There was a thought provoking blog published by The Huffington Post – Marc Vetri: Humanity And Justice For All regarding the topic of horse meat. Disappointingly the current massive Horse Meat Scandal has put horse meat in the spotlight with curious foodies considering it for their next meal. While I find the topic repugnant, as a meat eater, it would be hypocritical of me to dismiss it without careful regard.
Chances are at some point, just about everyone has enjoyed a horse in one respect or another. Movies, horse races, grand prix event or rodeos – all would share the joy of horses. Many have gone further by owning, riding, competing or working with horses in some way. Ask someone about their horse and brace yourself for a deluge of proud stories.
How could we possibly eat these noble beasts? If you take the emotional attachment out of it, technically we should. They’re herbivores like cattle. Horses aren’t that different.
Two key differences: Horses are not raised for food and our food system is not geared to handle them.
Not Raised For Food
Marc Vetri stated “If I were to find a livestock farmer who was raising them humanely, I would consider it.” However it goes far beyond simply raising them humanely.
Why not raise horses in the same manner as cattle? In general, they’re harder to handle. Unhandled horses bite and kick not only each other, but people as well. They are a fight or flight animal and are very good at both. Round ups of horses are much more difficult due to their speed, far beyond any cow. Add their strength, power and height, handling them isn’t easy and accommodating them isn’t possible on every farm. They’re harder on property and harder on fences. ”Hard keepers” by cattle standards, the vast majority of horses need supplemental feeding to stay in good condition. By their very nature, horses aren’t good candidates for food production animals. There are easier more placid stock to raise.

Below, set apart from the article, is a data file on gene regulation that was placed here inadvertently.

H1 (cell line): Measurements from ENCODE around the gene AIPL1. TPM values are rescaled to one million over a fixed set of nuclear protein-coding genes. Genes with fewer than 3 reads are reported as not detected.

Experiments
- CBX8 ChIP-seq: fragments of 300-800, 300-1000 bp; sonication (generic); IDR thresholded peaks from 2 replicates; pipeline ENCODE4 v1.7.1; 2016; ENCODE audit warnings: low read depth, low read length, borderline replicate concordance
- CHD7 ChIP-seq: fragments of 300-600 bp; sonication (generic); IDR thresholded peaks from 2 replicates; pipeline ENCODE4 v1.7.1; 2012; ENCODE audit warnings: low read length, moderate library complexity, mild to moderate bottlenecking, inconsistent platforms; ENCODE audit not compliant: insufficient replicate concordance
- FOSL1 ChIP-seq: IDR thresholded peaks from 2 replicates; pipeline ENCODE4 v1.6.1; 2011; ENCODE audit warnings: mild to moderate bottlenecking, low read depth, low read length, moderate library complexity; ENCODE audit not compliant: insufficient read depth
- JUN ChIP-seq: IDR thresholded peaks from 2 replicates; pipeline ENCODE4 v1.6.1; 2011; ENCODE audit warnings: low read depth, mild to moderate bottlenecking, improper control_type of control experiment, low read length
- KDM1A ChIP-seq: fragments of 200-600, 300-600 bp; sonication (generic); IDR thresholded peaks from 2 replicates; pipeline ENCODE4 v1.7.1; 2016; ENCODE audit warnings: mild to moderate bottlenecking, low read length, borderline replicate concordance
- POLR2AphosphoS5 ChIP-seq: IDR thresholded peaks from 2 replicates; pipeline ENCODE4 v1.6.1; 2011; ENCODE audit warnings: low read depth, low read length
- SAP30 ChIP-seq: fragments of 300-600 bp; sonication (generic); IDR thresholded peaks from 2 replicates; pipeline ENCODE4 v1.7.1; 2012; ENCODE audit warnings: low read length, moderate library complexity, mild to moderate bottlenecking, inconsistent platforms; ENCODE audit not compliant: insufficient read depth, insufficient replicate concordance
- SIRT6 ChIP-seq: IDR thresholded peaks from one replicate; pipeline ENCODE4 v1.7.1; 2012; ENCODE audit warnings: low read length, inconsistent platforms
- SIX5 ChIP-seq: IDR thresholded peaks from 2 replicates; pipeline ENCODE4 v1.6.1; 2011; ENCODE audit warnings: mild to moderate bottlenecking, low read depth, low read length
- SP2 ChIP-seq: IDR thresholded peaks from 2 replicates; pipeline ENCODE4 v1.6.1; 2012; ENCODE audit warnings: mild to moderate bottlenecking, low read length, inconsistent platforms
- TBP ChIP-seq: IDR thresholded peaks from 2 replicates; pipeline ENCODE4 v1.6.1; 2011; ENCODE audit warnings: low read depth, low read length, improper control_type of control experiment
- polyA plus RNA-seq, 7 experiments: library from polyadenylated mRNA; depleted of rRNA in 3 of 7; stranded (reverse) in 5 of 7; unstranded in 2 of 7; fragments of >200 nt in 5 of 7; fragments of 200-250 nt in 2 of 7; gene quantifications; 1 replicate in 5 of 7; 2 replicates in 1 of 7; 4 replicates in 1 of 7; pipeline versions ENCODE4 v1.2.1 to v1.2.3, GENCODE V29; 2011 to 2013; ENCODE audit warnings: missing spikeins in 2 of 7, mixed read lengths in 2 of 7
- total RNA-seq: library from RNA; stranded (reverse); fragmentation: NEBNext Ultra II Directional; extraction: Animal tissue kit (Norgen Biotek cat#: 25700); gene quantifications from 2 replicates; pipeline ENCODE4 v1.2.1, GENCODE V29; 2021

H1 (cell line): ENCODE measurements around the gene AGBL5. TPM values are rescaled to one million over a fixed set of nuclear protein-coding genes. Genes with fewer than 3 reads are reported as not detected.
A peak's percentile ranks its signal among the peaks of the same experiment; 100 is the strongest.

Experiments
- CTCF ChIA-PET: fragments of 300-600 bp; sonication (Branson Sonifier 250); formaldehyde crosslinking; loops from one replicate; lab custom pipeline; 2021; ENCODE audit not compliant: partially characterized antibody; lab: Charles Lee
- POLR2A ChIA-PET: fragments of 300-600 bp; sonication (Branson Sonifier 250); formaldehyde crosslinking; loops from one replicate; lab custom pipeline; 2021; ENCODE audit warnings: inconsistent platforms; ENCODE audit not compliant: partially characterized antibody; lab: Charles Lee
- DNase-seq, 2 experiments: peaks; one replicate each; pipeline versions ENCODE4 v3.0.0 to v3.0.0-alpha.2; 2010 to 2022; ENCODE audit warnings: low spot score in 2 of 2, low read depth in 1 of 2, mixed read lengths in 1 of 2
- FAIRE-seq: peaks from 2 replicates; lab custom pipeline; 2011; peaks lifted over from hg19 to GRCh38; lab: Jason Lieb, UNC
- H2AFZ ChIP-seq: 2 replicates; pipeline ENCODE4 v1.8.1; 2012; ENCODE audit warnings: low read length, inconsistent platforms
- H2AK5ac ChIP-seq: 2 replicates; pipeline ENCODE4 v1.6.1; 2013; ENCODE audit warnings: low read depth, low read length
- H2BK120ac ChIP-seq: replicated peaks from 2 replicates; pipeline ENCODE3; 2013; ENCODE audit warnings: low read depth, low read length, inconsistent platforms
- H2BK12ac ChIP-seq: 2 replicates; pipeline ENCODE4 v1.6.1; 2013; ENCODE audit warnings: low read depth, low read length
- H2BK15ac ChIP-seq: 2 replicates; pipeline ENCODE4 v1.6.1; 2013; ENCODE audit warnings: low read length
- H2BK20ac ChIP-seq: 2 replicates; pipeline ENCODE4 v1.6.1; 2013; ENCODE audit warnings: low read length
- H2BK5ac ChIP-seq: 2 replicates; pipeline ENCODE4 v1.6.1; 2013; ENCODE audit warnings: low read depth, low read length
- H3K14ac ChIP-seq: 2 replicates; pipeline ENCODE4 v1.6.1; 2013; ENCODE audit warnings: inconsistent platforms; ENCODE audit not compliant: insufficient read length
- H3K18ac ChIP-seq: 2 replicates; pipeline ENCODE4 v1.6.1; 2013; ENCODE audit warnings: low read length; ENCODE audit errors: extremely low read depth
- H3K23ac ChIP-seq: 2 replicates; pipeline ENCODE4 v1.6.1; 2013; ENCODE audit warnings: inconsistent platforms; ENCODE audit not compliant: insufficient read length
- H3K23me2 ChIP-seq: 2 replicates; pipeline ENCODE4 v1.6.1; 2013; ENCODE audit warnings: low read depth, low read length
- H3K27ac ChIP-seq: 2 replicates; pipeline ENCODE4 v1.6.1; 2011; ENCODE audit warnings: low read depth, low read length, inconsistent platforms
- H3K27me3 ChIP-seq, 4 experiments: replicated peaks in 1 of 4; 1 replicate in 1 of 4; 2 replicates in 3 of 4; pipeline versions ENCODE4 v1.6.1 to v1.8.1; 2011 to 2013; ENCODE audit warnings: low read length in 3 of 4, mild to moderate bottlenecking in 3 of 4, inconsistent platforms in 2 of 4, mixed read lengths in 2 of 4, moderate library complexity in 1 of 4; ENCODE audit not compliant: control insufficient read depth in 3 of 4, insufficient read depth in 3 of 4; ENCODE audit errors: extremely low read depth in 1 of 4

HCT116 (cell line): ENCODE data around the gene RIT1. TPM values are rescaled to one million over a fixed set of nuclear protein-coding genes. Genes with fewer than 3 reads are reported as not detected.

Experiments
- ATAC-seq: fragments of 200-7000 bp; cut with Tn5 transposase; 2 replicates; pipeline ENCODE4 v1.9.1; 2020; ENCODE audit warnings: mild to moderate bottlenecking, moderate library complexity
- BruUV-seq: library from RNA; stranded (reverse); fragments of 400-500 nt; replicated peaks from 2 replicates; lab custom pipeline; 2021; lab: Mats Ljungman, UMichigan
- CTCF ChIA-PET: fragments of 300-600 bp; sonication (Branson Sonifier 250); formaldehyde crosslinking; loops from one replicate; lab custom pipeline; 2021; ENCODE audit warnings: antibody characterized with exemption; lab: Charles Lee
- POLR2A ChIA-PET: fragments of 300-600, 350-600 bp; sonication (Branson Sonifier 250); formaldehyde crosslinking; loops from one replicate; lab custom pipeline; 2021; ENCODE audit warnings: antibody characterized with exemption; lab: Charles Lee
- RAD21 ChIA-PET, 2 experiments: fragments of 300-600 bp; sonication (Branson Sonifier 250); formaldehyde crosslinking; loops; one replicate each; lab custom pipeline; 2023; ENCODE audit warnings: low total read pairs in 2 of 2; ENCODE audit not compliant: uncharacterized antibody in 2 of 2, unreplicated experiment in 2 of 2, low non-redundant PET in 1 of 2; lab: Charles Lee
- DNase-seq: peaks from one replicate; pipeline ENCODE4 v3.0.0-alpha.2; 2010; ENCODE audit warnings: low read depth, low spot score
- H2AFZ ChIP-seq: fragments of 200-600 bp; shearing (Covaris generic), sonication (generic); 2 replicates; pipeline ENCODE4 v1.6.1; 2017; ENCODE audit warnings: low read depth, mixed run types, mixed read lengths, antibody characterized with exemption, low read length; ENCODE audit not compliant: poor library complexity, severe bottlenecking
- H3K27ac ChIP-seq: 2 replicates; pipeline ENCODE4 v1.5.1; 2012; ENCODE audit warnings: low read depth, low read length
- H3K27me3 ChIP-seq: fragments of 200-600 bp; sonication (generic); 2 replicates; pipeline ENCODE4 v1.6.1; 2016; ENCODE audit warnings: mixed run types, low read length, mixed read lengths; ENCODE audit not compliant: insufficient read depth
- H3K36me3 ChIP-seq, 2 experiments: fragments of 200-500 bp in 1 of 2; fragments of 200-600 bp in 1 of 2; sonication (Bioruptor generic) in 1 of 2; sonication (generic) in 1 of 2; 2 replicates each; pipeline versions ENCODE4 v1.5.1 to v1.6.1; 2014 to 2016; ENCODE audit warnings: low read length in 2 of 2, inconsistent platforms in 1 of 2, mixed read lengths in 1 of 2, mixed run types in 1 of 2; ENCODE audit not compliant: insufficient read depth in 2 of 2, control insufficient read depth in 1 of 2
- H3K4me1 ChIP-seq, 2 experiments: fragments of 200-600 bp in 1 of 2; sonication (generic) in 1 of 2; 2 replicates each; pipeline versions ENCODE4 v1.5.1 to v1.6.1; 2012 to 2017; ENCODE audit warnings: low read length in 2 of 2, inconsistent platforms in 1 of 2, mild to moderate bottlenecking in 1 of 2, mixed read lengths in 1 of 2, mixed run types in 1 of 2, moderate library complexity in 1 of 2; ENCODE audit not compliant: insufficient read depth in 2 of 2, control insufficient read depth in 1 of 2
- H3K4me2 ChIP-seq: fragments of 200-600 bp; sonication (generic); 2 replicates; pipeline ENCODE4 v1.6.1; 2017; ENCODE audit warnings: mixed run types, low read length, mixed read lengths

Horses are currently handled from birth, halter broke, trained to accept grooming, leading, farriers, veterinarians and eventually a rider or to drive. No one with the intent of sending an animal for meat wants to invest this much personal time or emotion. While it would make them easier and safer to handle, the logistics of time and costs are not feasible. With the average herd size of cattle in Canada being 61 head, imagine the time demands on keeping that many horses regularly handled and socialized. It cannot be done.
During the process of horse ownership they are often medicated. Horses tend to be exposed to more illnesses and injury due to their work. Drugs used for fertility, performance, pain killers, illness or other medical issues are common. The vast majority of these drugs would never be used in food producing animals. Due to horses having various roles of work, the introduction of these medications should be assumed. Severe adverse reactions in humans, cancer causing agents and hormonal therapies should never enter our food chain. There is never the intent to send a horse for meat, so the drugs chosen are never considered for human consumption safety before they are administered.
Phenylbutazone is a common anti-inflammatory drug administered to horses that is not safe for humans. It can cause “…severe adverse effects such as suppression of white blood cell production and aplastic anemia.” This drug has also been found in some of the horse meat scandal samples.
There are only so many carcasses tested. Of those, only so many tests can be run. Considering the amount of ecoli and salmonella cases found in recent years, do we really want to trust our health regarding an unknown cocktail of drugs that may or may not be tested for?
“Nobody has established when it is safe to eat meat that has been treated with phenylbutazone….”
Food System Not Geared Towards Horses